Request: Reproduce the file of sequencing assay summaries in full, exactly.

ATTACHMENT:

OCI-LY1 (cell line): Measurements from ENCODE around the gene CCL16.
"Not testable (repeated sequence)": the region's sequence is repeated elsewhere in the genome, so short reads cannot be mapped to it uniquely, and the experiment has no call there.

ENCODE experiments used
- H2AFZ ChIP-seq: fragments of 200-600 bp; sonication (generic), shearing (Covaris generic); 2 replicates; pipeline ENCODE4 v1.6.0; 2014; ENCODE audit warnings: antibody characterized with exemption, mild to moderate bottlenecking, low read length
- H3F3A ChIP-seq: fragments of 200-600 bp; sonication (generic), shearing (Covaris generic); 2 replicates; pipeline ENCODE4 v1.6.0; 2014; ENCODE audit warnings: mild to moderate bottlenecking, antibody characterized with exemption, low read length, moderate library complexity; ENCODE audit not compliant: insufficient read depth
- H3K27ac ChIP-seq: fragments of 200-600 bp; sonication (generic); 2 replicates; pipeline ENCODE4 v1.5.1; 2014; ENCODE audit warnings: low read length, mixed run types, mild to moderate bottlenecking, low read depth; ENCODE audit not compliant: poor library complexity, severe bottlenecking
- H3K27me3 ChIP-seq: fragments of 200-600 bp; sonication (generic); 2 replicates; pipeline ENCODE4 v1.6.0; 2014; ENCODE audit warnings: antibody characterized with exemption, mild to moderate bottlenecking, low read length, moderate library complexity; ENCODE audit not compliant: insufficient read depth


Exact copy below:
OCI-LY1 (cell line): Measurements from ENCODE around the gene CCL16.
"Not testable (repeated sequence)": the region's sequence is repeated elsewhere in the genome, so short reads cannot be mapped to it uniquely, and the experiment has no call there.

ENCODE experiments used
- H2AFZ ChIP-seq: fragments of 200-600 bp; sonication (generic), shearing (Covaris generic); 2 replicates; pipeline ENCODE4 v1.6.0; 2014; ENCODE audit warnings: antibody characterized with exemption, mild to moderate bottlenecking, low read length
- H3F3A ChIP-seq: fragments of 200-600 bp; sonication (generic), shearing (Covaris generic); 2 replicates; pipeline ENCODE4 v1.6.0; 2014; ENCODE audit warnings: mild to moderate bottlenecking, antibody characterized with exemption, low read length, moderate library complexity; ENCODE audit not compliant: insufficient read depth
- H3K27ac ChIP-seq: fragments of 200-600 bp; sonication (generic); 2 replicates; pipeline ENCODE4 v1.5.1; 2014; ENCODE audit warnings: low read length, mixed run types, mild to moderate bottlenecking, low read depth; ENCODE audit not compliant: poor library complexity, severe bottlenecking
- H3K27me3 ChIP-seq: fragments of 200-600 bp; sonication (generic); 2 replicates; pipeline ENCODE4 v1.6.0; 2014; ENCODE audit warnings: antibody characterized with exemption, mild to moderate bottlenecking, low read length, moderate library complexity; ENCODE audit not compliant: insufficient read depth